Families in Mali are running out of food with some reportedly eating meals “only made of cooked leaves” according to the UN World Food Programme. Mali, located in West Africa’s Sahel region, is one of the countries caught in a severe food crisis.
The World Food Programme (WFP) says there are 4.6 million people at risk of hunger in Mali. Drought has struck the country but so too has internal strife with a military coup earlier this year followed by increased rebellion in the Northern part of the country.
Secretary of State Hillary Clinton says, “Mali was, by most indicators, on the right path until a cadre of soldiers seized power a little more than a month before national elections were scheduled to be held. By some estimates, this could set back Mali’s economic progress by nearly a decade. It certainly created a vacuum in the North in which rebellion and extremism have spread, threatening not only people’s lives and the treasures of the past, but the stability of the region.”
The conflict has displaced 174,000 people within Mali and they need humanitarian aid. Even more Malians have been displaced to neighboring countries including Burkina Faso and Mauritania.
UNHCR High Commissioner António Guterres says, “We have now 257,000 refugees from Mali who are going through an enormous level of suffering and deprivation. They had to cross the borders of very poor countries that have very dramatic food security problems: Niger, Mauritania and Burkina Faso.”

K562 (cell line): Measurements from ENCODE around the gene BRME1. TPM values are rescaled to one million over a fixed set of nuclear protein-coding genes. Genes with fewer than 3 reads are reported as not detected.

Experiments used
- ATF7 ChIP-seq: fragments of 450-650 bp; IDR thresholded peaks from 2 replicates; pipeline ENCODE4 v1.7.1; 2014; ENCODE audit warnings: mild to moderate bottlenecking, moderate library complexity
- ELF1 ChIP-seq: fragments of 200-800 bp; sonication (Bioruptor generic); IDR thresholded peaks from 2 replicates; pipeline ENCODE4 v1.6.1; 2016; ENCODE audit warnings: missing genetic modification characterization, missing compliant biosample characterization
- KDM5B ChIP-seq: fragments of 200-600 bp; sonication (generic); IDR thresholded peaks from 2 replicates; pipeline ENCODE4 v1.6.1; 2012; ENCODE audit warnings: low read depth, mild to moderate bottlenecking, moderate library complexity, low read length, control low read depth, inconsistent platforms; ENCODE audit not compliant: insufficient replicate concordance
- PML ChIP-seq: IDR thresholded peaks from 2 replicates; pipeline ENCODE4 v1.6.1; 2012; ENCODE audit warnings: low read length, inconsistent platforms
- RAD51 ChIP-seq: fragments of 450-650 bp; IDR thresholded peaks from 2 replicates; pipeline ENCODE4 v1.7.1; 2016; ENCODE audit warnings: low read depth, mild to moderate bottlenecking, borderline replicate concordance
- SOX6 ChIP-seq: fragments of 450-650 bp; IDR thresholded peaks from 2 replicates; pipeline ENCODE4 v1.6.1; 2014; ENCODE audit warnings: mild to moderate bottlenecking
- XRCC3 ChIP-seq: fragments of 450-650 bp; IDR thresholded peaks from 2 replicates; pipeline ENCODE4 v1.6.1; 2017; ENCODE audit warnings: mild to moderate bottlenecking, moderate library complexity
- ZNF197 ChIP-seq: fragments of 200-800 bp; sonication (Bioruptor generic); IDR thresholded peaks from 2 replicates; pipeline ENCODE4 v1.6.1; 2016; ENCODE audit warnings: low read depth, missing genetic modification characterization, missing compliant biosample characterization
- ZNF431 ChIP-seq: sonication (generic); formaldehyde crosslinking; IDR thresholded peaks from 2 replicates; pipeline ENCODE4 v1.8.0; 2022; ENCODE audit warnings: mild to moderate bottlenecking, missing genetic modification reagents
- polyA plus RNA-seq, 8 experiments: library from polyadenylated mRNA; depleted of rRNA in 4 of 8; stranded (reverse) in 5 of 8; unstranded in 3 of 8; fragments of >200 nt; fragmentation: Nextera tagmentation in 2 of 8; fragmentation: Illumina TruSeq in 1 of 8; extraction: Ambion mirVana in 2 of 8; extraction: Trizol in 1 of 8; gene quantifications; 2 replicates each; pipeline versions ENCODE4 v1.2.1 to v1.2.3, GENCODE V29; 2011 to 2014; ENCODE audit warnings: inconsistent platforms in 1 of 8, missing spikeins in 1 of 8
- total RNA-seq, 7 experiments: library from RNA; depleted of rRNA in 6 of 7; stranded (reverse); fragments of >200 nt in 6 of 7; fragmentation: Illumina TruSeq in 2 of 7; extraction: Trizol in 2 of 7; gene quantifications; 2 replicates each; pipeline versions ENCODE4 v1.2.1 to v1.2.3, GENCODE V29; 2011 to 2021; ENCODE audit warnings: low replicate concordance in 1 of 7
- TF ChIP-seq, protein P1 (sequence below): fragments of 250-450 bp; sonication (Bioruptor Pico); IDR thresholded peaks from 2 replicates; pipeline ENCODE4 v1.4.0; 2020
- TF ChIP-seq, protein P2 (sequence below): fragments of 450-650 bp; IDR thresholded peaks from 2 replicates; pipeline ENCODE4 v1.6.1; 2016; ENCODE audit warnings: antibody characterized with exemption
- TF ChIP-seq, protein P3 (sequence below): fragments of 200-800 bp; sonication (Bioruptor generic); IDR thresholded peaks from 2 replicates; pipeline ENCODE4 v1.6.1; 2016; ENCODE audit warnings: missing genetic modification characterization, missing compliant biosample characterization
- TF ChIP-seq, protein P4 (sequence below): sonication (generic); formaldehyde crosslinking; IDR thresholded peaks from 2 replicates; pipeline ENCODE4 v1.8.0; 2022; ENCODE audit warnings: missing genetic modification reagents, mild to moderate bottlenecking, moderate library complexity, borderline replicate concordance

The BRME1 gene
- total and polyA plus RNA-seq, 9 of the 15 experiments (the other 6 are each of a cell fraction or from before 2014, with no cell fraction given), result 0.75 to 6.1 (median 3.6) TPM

WFP says it needs 55 million dollars to fund its relief work for those displaced inside Mali and the surrounding countries.
Within Mali, WFP has reached over 100,000 children with nutritional help including the food Plumpy’Sup. This peanut paste keeps small children from suffering devastating physical and mental damage from malnutrition.
Katie Seaborne of Save the Children says the charity is providing nutritional support in Mali, Niger and Burkina Faso. In Burkina Faso, where child malnutrition rates have increased this year, Save the Children is using both Plumpy’Sup and Plumpy’Nut, the latter generally used to treat the most severe cases of malnutrition.
Throughout the entire Sahel region of Africa, WFP is reporting a shortage of $320 million dollars in funding to provide food aid.
Where you can donate to hunger relief in the Sahel: